As a small addendum to TheLutenist's excellent writeup, I think some mention should be made of the contributions of the French gambists.
The film Tous les matins du monde presents this side of the the Gamba. It mainly focuses on the early virtuosos, Sainte-Colombe and Marin Marais. Along with changes in playing style, the Gamba changed somewhat in France through the 17th and 18th centuries (and somewhat in the rest of Europe as well, though most of this originated in France). The use of the viol consort fell into disuse through the 17th century, and the bass viola da gamba became the most frequently used, though the pardessus de viole, similar in size to the treble, was also relatively common. This last is very infrequently played today, since most music for it is written for any upper instrument - flute, recorder, violin, pardessus de viole, or even hurdy-gurdy and bagpipes (of the musette variety, usually)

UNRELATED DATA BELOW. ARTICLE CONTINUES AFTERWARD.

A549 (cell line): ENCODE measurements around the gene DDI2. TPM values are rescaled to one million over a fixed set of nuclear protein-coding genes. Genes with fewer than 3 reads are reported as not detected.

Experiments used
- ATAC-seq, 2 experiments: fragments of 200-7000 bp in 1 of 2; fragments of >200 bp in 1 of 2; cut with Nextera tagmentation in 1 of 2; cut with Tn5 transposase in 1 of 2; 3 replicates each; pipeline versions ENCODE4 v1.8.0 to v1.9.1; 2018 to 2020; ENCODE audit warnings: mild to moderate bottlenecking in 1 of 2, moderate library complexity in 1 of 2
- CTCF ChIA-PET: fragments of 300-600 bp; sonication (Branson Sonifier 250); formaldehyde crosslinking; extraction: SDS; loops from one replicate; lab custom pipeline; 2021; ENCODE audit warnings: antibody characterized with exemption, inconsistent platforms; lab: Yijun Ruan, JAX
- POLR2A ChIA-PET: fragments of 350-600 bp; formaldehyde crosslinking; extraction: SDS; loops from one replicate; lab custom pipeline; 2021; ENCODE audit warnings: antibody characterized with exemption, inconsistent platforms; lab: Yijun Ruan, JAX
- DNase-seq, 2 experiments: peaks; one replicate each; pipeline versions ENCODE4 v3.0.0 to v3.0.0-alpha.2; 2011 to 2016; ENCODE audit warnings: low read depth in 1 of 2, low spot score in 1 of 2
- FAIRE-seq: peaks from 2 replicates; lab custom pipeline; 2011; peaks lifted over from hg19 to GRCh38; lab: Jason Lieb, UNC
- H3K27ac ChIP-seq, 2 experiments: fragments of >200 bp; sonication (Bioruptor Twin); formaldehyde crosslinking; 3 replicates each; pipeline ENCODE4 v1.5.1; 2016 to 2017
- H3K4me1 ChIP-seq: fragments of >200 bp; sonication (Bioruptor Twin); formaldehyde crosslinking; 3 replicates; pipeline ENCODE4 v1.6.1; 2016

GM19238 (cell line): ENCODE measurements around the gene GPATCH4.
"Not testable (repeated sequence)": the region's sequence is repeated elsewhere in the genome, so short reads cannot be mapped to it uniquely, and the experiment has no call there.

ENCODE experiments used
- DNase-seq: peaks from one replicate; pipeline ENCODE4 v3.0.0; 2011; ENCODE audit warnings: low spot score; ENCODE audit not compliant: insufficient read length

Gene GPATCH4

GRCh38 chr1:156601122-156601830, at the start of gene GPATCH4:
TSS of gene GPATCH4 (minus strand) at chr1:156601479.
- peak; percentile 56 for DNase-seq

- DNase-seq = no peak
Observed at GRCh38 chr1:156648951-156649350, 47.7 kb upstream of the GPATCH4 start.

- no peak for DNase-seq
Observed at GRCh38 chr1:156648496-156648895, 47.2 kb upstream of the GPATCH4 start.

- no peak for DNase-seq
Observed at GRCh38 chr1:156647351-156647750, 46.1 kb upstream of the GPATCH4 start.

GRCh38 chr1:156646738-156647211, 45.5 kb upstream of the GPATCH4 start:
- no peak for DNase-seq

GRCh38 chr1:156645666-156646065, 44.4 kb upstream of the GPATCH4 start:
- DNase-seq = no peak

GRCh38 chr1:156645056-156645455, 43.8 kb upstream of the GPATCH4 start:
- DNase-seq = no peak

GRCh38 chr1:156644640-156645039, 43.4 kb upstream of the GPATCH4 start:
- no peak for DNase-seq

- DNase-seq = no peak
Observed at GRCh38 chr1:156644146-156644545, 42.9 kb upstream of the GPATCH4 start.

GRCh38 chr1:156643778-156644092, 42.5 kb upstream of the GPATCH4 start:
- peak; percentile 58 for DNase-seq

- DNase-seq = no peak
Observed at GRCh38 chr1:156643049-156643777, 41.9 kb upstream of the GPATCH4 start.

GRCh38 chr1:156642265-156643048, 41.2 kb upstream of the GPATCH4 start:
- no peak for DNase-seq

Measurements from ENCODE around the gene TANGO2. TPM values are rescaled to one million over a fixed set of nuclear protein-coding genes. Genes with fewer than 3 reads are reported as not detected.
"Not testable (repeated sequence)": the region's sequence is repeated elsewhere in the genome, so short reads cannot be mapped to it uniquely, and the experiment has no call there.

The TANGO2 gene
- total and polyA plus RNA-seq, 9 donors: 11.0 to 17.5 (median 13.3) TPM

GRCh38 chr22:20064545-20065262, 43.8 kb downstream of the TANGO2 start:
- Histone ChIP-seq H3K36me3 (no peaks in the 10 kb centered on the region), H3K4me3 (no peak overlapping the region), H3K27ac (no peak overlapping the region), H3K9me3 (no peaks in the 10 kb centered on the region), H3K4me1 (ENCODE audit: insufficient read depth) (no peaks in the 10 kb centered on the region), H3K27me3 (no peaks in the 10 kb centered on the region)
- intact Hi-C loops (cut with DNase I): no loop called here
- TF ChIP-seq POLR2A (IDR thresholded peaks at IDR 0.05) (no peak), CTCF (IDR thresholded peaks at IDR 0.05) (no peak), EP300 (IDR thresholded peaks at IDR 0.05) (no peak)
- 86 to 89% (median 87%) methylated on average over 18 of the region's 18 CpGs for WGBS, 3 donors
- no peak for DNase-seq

Some basic changes to the bass viol included a generally heavier and often slightly larger construction. The most obvious part of this was the addition of a seventh string in the bass, which was normally tuned to the A below the bass clef - a very low note indeed! The playing style was expanded to include more flashy techniques - lots of notes, of course, and also chords, pizzicato, and special effects like playing with the wood of the bow.
From here the instrument spread, like most things french, throughout Europe, and Bach, Telemann and other composers wrote for it. Another french composer of note is Forqueray, whose pieces were also arranged for harpsichord by his son.
This music, in combination with the consort pieces mentioned above make up the bulk of the modern gambist's repertoire, though they are also very frequently used as continuo instruments, playing the bass lines in orchestras and smaller ensembles. In this capacity, they mimic the more frequent use of the cello, but provide a pleasant contrast to its more assertive tone.